By Colleen Patterson

We all felt when Instagram engagement dropped. It felt like it happened overnight.

You put a few hours of hard work into crafting a gorgeous Instagram post, perhaps one commissioned by a brand or perhaps one that perfectly embodies you, personally.  You post it and hold your breath.


That’s it? You’ve got at least 10K followers and your post with its carefully researched hashtags and technically perfect composition isn’t liked?

Last year Quintly put out a study that reaffirmed what thousands of Instagram already knew: Instagram engagement dropped big time in 2016. Post interactions decreased by 33%.


In 2016 alone, bot crack downs and algorithm changes slashed Instagram engagement by a solid third. Furthermore, the famous Instagram engagement drop continues to be inversely related the number of account followers.

In other words, the more followers you have, the less likely they are to see your posts. The silver lining is that even after Instagram engagement dropped, it still generates higher engagement rates than its fellow social media platforms, Facebook and Twitter. The cloud is that higher engagement rates don’t come easy to anybody anymore. You have to work for them. So here’s what you can do:

So Instagram engagement dropped—ask for engagement!

You know how Instagram captions are cut off after the first three lines? Use the first three lines to tell your followers to engage with the post! It’s called adding a call-to-action. Ask them a question like, “what do you think?” If you’re sharing an experience, ask if they’ve had a similar experience.

When your caption fails to explicitly ask or tell its viewers to engage with it, they’re going to skim by without comment. At the very least, a professional image will earn itself a like — but you want engagement. Because Instagram engagement dropped for everybody, these days, engagement rarely occurs before you explicitly initiate it.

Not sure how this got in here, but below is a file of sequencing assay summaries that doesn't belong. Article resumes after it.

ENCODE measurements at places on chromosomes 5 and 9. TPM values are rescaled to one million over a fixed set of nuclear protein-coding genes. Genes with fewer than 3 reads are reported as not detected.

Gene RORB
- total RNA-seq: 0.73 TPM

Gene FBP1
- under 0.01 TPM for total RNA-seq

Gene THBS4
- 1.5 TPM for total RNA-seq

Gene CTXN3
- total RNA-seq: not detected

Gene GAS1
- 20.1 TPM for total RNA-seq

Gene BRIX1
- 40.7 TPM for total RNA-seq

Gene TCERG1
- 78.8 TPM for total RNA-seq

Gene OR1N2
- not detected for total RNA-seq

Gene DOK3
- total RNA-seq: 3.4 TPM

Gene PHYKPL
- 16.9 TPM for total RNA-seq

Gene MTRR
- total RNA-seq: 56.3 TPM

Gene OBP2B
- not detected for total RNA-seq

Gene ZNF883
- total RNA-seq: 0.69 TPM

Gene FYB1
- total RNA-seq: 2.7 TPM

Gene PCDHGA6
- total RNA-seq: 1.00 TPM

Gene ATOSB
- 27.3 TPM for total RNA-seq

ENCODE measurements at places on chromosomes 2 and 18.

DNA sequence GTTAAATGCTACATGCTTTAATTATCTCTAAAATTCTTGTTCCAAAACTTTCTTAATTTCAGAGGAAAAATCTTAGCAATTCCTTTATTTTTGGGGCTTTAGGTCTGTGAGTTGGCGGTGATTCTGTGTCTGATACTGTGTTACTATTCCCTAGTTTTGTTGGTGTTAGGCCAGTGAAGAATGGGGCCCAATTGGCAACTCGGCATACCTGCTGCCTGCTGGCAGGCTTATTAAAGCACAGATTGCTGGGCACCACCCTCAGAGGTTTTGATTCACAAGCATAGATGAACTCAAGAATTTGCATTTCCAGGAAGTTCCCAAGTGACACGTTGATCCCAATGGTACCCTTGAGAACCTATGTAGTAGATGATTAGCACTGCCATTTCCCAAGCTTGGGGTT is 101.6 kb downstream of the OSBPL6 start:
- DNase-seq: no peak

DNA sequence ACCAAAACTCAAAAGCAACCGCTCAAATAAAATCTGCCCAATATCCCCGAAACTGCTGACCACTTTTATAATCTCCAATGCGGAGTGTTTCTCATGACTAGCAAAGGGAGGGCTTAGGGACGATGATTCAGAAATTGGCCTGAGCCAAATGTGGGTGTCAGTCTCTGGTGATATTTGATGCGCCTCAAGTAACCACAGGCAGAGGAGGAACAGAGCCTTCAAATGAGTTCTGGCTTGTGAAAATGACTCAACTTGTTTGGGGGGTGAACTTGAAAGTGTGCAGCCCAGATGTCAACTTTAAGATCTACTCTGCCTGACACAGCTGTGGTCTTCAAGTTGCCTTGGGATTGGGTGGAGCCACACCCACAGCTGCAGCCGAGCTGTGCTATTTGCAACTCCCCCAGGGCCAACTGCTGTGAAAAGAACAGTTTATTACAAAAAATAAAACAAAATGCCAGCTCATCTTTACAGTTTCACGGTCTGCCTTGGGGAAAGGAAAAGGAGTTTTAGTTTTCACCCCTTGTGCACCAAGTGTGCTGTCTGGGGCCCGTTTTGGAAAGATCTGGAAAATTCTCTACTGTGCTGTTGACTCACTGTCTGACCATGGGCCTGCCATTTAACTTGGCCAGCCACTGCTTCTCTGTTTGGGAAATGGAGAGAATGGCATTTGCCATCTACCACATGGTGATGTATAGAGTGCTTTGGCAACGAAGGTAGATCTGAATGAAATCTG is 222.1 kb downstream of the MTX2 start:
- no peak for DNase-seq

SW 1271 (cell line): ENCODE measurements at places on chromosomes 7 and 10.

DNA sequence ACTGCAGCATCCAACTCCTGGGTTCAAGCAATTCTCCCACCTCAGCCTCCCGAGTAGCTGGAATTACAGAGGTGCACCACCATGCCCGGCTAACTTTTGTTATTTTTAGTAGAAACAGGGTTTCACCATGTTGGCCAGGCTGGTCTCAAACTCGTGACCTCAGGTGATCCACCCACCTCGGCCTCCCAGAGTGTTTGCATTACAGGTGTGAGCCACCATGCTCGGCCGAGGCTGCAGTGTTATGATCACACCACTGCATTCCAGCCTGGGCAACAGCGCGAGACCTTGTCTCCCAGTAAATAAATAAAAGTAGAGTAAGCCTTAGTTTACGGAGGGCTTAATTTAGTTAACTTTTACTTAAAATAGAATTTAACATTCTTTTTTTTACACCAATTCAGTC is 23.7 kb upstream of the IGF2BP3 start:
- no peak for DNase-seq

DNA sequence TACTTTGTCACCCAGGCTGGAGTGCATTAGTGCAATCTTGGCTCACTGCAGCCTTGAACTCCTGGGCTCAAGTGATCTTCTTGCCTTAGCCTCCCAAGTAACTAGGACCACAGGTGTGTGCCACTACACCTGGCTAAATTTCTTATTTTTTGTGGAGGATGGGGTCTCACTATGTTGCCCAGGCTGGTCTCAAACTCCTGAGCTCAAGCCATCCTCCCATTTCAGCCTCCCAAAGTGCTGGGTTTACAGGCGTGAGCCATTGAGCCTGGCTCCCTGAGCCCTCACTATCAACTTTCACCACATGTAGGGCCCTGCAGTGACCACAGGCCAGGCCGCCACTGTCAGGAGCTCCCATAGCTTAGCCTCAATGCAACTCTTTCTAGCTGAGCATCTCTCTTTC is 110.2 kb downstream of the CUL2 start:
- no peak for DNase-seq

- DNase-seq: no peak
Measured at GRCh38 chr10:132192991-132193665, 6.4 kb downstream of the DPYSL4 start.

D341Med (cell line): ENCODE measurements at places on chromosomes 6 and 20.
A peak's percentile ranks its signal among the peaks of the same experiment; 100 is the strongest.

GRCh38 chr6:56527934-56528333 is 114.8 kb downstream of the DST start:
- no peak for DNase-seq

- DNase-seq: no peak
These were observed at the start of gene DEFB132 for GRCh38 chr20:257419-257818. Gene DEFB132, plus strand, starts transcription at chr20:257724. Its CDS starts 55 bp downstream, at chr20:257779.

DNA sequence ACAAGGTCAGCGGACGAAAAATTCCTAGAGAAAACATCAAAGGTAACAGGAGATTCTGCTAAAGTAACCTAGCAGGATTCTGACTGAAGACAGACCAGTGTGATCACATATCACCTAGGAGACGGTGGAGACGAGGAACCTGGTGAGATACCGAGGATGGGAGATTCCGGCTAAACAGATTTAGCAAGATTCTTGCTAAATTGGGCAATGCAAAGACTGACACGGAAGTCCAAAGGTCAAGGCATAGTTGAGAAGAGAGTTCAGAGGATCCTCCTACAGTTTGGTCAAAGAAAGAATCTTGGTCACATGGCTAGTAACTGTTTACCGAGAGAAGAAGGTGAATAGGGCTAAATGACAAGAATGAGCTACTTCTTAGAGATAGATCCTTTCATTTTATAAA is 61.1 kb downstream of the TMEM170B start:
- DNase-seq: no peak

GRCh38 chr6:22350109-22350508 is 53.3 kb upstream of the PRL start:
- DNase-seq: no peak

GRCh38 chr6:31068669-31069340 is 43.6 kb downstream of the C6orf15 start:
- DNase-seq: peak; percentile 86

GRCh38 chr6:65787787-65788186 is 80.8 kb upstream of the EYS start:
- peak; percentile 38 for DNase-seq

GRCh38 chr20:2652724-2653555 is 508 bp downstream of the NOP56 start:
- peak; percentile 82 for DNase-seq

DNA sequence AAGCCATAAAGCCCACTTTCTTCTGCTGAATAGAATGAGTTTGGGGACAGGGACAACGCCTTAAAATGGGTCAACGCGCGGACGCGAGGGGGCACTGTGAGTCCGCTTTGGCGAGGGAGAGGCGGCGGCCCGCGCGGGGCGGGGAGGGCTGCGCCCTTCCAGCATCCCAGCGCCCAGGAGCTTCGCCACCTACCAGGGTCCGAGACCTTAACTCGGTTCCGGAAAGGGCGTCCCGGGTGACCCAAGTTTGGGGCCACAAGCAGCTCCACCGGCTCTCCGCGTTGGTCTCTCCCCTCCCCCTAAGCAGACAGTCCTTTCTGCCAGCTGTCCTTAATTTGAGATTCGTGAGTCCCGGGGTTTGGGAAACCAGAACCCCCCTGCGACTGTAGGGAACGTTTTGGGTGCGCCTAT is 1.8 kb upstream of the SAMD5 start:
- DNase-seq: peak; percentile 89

Sometimes, that initiation simply comes from a work of art so emotionally evocative it elicits an immediate reaction from the viewer. More likely than not, you’ve got to add your own commentary and supplement your visuals to get a response out of your audience.

There’s no way to tell you how to do this, only to try a variety of methods of communicating with your audience and focus on the ones that garner the best responses.

Don’t stress the hashtags. They’re not your only engagement tool. 

Did you know that what you see within your Top Posts on Instagram differs from what your best friend sees and from what their mom sees and from what their mom’s best friends sees and so on?

It’s quite difficult to gauge the visibility of the hashtags you choose because Instagram will always show you what it thinks you want to see. You’re not seeing what everybody else is seeing. No two Top Posts are the same.